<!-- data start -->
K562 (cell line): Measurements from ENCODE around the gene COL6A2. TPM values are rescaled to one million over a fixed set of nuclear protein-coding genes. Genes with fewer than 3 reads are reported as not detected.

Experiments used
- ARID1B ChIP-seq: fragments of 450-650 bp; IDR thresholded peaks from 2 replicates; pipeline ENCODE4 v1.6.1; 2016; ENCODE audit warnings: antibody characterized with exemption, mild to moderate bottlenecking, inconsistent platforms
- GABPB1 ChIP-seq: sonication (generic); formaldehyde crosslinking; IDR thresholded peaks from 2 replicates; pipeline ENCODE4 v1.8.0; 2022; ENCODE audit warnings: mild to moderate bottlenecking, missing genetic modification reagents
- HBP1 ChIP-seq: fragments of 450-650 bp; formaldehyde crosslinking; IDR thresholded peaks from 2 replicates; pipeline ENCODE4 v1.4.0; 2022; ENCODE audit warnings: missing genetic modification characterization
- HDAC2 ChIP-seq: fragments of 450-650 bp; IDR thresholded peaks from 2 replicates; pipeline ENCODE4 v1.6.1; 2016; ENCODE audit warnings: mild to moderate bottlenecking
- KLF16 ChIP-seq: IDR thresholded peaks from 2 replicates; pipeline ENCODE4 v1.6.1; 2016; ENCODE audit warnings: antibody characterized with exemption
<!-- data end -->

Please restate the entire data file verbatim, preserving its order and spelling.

K562 (cell line): Measurements from ENCODE around the gene COL6A2. TPM values are rescaled to one million over a fixed set of nuclear protein-coding genes. Genes with fewer than 3 reads are reported as not detected.

Experiments used
- ARID1B ChIP-seq: fragments of 450-650 bp; IDR thresholded peaks from 2 replicates; pipeline ENCODE4 v1.6.1; 2016; ENCODE audit warnings: antibody characterized with exemption, mild to moderate bottlenecking, inconsistent platforms
- GABPB1 ChIP-seq: sonication (generic); formaldehyde crosslinking; IDR thresholded peaks from 2 replicates; pipeline ENCODE4 v1.8.0; 2022; ENCODE audit warnings: mild to moderate bottlenecking, missing genetic modification reagents
- HBP1 ChIP-seq: fragments of 450-650 bp; formaldehyde crosslinking; IDR thresholded peaks from 2 replicates; pipeline ENCODE4 v1.4.0; 2022; ENCODE audit warnings: missing genetic modification characterization
- HDAC2 ChIP-seq: fragments of 450-650 bp; IDR thresholded peaks from 2 replicates; pipeline ENCODE4 v1.6.1; 2016; ENCODE audit warnings: mild to moderate bottlenecking
- KLF16 ChIP-seq: IDR thresholded peaks from 2 replicates; pipeline ENCODE4 v1.6.1; 2016; ENCODE audit warnings: antibody characterized with exemption